I think what Jesus is really saying here is, it’s not enough to just refrain from physical violence against other people (though that’s hard enough for one who used to hit her husband in the first year of marriage, till I discovered he would hit back!). No, we are not just to refrain from whupping others upside the head; we are to treat other people with consideration and respect, however stupid or wrong-headed we think they are.

On a less personal note, if all we do is campaign against arms dealing, or call for an end to war, our peace witness is pretty negative and weak. After all, none of us, at the moment, is going to be called to join up as the men of World War I were. But we all have the opportunity to be peacemakers in everyday life, stopping ourselves from swearing at the hospital receptionist because the hospital was so hard to find, or ranting about what a bastard David Cameron is or what an idiot George Osborne is. And yes, these are all things I’ve done since New Year.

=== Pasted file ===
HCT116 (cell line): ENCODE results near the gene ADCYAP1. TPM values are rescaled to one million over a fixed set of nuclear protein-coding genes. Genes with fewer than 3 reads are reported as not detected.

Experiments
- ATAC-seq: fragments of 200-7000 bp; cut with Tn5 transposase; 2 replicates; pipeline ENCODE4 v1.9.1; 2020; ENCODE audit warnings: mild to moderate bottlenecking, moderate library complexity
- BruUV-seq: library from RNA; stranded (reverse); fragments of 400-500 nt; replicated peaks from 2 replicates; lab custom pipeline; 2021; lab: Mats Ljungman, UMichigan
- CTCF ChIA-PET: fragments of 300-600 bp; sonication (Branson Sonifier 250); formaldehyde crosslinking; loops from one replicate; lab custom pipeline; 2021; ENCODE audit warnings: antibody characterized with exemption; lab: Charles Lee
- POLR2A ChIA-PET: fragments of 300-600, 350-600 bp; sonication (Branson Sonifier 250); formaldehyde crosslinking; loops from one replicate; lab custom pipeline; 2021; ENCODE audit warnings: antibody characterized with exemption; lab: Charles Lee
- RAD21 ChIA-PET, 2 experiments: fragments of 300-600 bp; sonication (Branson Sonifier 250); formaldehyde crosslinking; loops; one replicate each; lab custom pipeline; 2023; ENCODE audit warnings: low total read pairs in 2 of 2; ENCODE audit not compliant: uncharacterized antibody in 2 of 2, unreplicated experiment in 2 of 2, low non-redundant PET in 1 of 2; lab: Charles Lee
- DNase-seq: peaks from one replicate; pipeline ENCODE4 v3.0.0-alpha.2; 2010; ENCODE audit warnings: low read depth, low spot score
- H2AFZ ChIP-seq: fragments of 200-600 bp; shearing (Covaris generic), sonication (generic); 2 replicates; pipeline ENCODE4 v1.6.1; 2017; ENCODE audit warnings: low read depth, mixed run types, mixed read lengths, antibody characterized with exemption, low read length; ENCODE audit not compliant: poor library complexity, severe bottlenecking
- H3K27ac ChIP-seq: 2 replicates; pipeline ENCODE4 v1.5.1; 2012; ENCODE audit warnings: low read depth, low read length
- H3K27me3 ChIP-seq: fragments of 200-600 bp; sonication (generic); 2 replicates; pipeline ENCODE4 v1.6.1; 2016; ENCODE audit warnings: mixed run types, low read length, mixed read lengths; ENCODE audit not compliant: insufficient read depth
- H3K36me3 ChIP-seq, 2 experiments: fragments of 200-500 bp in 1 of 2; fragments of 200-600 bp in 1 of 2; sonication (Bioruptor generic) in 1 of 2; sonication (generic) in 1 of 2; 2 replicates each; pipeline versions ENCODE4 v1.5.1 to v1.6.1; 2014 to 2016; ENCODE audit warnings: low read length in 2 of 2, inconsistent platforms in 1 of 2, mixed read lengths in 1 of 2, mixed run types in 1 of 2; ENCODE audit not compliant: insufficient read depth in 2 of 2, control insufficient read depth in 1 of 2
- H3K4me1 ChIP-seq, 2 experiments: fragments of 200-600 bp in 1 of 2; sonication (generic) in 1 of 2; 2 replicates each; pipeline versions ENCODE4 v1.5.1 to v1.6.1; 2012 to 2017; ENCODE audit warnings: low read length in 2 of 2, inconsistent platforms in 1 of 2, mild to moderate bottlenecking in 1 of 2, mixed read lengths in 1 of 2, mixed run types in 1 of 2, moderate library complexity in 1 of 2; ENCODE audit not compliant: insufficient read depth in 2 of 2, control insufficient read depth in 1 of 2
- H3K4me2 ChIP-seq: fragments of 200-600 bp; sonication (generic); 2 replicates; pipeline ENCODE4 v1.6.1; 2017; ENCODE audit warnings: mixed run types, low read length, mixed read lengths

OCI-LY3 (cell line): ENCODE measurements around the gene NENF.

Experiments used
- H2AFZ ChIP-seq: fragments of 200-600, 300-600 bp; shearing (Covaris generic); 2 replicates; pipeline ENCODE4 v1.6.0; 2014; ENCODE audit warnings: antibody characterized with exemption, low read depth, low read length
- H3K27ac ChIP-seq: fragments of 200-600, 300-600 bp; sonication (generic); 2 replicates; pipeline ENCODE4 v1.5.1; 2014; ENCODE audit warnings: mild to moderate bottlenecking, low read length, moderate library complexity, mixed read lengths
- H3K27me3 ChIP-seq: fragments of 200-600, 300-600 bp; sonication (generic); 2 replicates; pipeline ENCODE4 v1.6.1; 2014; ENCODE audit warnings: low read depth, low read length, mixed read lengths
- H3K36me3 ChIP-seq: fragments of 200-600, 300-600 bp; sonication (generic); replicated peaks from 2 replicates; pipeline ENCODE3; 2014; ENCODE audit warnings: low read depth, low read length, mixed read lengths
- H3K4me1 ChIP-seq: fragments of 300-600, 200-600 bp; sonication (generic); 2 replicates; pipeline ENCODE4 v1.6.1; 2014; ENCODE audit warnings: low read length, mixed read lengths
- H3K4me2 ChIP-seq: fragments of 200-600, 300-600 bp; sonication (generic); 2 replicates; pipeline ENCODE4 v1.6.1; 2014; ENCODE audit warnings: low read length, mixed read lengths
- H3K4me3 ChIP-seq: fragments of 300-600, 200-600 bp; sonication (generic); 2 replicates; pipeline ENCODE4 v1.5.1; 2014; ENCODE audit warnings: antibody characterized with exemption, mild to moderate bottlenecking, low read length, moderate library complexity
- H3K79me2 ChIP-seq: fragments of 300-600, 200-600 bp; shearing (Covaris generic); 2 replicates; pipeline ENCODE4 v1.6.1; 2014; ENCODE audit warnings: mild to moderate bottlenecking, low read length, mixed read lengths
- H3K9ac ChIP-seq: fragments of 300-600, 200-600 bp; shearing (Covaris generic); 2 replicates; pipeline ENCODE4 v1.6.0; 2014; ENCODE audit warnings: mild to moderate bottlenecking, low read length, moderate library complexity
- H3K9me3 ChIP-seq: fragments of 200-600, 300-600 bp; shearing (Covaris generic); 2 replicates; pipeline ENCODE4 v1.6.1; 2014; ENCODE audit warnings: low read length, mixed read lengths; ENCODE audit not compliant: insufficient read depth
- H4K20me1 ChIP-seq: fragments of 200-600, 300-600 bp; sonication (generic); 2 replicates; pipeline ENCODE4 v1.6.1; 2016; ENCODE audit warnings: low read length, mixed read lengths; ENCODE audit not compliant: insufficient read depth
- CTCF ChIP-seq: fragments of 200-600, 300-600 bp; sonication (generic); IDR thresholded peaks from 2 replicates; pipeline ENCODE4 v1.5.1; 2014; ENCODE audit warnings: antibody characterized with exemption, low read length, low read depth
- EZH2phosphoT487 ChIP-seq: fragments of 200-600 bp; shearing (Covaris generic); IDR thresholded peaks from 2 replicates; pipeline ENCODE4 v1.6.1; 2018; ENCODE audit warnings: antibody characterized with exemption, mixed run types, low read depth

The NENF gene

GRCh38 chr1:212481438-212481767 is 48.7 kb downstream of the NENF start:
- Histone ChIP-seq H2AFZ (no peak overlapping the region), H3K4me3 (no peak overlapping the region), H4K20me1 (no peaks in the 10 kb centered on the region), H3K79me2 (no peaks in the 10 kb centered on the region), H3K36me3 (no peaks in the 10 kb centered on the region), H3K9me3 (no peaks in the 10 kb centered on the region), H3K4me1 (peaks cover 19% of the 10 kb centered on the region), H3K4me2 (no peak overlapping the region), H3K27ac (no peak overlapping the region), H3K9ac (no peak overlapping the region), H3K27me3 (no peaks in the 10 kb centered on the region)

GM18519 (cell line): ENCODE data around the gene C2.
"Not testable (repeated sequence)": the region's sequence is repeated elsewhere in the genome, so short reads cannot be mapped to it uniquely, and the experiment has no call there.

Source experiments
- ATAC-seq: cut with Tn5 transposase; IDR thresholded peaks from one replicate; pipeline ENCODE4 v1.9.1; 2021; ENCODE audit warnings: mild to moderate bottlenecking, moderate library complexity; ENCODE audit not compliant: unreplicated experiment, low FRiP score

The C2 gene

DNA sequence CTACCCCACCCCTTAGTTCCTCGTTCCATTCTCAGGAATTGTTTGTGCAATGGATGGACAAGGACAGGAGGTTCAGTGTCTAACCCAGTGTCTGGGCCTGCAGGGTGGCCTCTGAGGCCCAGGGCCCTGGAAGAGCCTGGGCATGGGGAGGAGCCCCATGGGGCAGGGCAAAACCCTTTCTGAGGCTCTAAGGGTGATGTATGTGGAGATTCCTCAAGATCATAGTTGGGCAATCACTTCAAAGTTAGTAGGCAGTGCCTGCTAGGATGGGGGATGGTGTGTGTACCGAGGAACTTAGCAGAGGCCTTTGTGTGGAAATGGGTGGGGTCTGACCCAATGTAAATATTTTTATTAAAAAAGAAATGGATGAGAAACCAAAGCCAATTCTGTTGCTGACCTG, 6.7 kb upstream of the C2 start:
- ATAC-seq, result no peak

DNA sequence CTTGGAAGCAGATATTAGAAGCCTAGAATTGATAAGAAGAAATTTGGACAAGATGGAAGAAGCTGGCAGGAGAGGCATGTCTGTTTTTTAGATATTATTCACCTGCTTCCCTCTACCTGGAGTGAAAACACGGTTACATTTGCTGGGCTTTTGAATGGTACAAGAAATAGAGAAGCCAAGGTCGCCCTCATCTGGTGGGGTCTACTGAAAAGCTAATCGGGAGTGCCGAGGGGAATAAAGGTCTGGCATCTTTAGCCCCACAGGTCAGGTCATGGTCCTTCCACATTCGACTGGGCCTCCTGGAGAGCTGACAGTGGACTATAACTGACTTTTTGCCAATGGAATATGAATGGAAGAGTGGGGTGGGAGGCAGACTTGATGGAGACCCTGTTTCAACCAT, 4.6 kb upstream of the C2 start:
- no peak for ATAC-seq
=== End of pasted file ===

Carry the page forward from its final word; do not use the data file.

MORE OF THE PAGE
What I, and we, need is what Alan Kreider calls ‘re-reflexing’ – training ourselves and each other in having a mindset that turns first to forgiveness and reconciliation, not to fury and retaliation. This is different from suppressing anger, because it opens the door for us to explain peacefully what our problem or our viewpoint is, without slating the other person. This is not about pacifying and placating, but rather about hearing the other person and letting them hear us. Which is exactly what Bridgebuilders exists to enable and to train people in. Can we in this church also train each other to respond to conflict this way? I hope so. I need help here.